Principles in Fashion Marketing: Chanel and Zara.

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1. Introduction
Nowadays, Zara and Chanel are known worldwide as two successful brands. The former is a mass clothing retailer whose production takes only weeks whereas the latter is perceived as one of the most established retailers in haute couture, specialising in luxury goods whose production takes months. Zara has more than 800 stores worldwide, in sharp contrast to Chanel which has about 160 boutiques (wilkepedia).

Coco Chanel founded her brand 106 years ago while Amancio Ortega created the Zara label 35 years ago (www.misslopezplane.wordpress.com). At first glance these two companies seem alien in their market outlooks, however in many aspects, such as pricing, quality, and market strategy they are competitors. This is an unexpected outcome and one that will be investigated in this report.

The distinct similarities coupled with the obvious differences between these two brands make them useful and relevant for a comparative analysis. Thus, these brands are the focus of this investigation into the importance of market research and consumer segmentation in identifying and defining target groups and the application of basic marketing principles to ensure customer needs are met.

2. The Marketing mix of the stores investigated
The marketing mix is focused on 4 elements - product, price, place, and promotion - used by business in marketing products or services (Daniels et al., 2007).

2.1. Product and price: What are they selling and for how much Zara and Chanel have always been perceived as two strong brands which offer clothing to men and women .The former also offers a children’s wear and a Home department. The latter has developed a strength “maroquinerie” (bags, purses etc) and a jewellery offering.

Zara occupies an unusual niche in that it targets and appeals to a mid-market segment in its different operating territories. However, it also appeals to high and low end customer who enjoy the fashionable and easy to wear orientation of the clothing offering while being able to afford this product also. Thus, it is similar to Selfridges and other providers in this respect. Customers who frequent, and can afford, Coco Chanel will not feel embarrassment in shopping in Zara despite the much cheaper and mass produced product that is available there.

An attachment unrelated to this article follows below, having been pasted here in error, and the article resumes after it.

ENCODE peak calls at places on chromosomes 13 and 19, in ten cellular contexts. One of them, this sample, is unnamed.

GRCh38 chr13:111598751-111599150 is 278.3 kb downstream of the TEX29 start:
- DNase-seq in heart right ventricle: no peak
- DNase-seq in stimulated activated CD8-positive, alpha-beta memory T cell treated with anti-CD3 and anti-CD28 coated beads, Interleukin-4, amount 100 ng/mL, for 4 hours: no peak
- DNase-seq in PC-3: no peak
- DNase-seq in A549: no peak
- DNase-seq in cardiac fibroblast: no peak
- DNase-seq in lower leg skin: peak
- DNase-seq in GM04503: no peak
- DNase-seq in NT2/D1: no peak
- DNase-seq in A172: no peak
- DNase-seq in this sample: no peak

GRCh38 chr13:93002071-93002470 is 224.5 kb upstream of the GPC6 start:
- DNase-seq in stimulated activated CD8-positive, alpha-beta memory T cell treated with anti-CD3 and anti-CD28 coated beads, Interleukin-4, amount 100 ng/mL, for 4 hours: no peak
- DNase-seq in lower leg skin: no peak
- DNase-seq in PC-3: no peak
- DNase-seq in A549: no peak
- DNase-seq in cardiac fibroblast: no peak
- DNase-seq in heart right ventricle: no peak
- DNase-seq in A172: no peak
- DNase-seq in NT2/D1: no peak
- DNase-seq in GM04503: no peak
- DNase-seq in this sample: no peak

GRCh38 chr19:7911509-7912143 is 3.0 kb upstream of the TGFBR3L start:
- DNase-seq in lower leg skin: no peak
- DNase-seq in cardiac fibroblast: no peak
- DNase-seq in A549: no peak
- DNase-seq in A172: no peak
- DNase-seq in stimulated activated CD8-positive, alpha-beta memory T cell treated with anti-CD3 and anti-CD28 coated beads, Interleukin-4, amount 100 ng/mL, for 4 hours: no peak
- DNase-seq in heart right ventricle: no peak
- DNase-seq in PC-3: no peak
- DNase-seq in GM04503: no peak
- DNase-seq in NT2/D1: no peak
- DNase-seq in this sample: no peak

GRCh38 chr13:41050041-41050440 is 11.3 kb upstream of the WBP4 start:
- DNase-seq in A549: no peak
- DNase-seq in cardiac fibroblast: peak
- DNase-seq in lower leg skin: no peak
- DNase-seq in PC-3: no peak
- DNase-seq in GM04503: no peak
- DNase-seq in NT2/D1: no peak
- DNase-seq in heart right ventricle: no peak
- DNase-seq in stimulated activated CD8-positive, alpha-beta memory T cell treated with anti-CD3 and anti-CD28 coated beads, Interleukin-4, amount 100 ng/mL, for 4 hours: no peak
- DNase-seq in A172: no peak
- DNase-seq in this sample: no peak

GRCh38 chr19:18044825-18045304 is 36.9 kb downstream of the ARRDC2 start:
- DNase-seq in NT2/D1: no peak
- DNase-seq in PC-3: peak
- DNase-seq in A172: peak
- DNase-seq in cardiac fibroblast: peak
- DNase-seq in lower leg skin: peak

The design approach of Zara has become well known and is innovative. It adopts a “co-creation” approach in that the business appropriates the trends that are fashion trends that are emergent in urban centres and reports these back to its design department .In turn, this department completed designs that reflect these trends and then this product is marketed and sold. Thus, Zara is also fashionable in that it reflects prevailing trends in clothing and is usually first to market with this fashion because of its short supply chain. This creates competitive advantage as well as driving strong brand development. Furthermore, cleverly Zara have created the perception of product moving quickly through its stores and this creates urgency on the part of customers to buy an item.

Chanel’s products are driven by purer design motivations. Thus, Chanel reflects the interests of the fashion purist and the quality of its designs mean that the market is generally very positive as the product offers craftsmanship, exclusivity, and aspiration. This drives the brand development of the business. Because of the time and inputs used in Chanel products, the cost base is significantly higher than the mass and out-sourced production of Zara and, as a consequence, the price of Chanel products is much higher.

Where the two brands differ is in the nature of the demand they appeal to. They are not direct competitors but they do compete in a number of areas particularly as Zara’s products appeal to the wealthy as much as to lower economic groups. In many senses Zara meets the cliché, “when ‘haute couture’ meets fast fashion’.”

Waiting lists for certain item, such...
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